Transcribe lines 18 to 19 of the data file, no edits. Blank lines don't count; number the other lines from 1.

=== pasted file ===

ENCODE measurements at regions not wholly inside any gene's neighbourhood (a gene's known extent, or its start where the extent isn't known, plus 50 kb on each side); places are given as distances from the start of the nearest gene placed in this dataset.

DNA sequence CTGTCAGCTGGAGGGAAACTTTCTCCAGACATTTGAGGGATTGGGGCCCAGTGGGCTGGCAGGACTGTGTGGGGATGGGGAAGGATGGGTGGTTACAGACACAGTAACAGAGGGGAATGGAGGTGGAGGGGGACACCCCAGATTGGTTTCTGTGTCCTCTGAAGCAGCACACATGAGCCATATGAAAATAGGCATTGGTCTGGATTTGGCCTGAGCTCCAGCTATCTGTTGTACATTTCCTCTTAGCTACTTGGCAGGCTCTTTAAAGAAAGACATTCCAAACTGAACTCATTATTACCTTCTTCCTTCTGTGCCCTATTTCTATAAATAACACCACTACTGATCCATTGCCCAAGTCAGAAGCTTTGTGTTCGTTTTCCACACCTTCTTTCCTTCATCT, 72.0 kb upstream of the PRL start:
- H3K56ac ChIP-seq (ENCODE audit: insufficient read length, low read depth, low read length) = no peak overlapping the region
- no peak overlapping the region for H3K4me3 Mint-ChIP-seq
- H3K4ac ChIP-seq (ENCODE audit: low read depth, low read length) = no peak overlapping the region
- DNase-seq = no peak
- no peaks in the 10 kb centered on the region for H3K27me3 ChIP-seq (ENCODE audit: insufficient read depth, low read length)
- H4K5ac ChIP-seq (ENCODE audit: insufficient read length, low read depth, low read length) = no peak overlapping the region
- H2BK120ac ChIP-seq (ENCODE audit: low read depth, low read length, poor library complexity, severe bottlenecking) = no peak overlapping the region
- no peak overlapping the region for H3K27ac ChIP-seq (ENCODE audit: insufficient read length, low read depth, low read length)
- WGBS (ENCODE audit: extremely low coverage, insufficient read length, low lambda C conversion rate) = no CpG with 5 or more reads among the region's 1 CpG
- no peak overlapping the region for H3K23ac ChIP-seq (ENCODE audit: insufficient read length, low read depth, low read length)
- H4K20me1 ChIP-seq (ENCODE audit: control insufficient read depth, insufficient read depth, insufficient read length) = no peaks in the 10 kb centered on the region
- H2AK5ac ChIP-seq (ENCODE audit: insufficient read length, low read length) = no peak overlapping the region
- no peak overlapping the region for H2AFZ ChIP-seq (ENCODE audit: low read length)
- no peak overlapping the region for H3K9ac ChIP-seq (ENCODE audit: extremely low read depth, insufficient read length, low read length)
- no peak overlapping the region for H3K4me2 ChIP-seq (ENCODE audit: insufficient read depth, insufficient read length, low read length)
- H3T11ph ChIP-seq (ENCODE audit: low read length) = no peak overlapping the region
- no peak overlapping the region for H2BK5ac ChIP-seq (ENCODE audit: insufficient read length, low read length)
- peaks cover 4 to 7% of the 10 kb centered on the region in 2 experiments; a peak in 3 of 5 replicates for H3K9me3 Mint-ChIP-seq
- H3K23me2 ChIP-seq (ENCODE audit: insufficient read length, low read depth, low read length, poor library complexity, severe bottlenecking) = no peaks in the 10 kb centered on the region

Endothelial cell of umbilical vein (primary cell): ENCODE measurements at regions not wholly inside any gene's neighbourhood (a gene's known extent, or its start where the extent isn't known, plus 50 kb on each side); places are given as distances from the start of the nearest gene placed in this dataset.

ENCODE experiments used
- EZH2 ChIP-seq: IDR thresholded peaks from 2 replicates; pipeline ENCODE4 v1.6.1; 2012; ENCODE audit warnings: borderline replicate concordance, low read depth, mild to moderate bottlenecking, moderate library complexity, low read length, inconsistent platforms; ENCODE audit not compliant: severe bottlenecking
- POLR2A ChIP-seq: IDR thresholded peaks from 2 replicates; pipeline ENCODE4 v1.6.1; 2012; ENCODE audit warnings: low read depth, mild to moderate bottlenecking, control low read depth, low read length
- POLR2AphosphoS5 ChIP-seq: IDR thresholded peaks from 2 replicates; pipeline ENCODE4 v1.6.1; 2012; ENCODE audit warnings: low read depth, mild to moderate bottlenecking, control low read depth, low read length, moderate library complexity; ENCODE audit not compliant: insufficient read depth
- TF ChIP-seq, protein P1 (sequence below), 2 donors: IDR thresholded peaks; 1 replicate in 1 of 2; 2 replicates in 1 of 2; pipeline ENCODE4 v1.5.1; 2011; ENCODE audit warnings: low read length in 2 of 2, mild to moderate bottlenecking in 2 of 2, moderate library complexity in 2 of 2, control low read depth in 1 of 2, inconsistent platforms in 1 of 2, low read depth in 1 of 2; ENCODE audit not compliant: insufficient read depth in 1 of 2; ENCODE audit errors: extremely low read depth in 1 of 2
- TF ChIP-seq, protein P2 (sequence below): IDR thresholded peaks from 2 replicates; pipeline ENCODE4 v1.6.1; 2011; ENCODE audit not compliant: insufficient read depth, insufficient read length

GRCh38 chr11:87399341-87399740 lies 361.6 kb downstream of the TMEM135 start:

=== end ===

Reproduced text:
- H3T11ph ChIP-seq (ENCODE audit: low read length) = no peak overlapping the region
- no peak overlapping the region for H2BK5ac ChIP-seq (ENCODE audit: insufficient read length, low read length)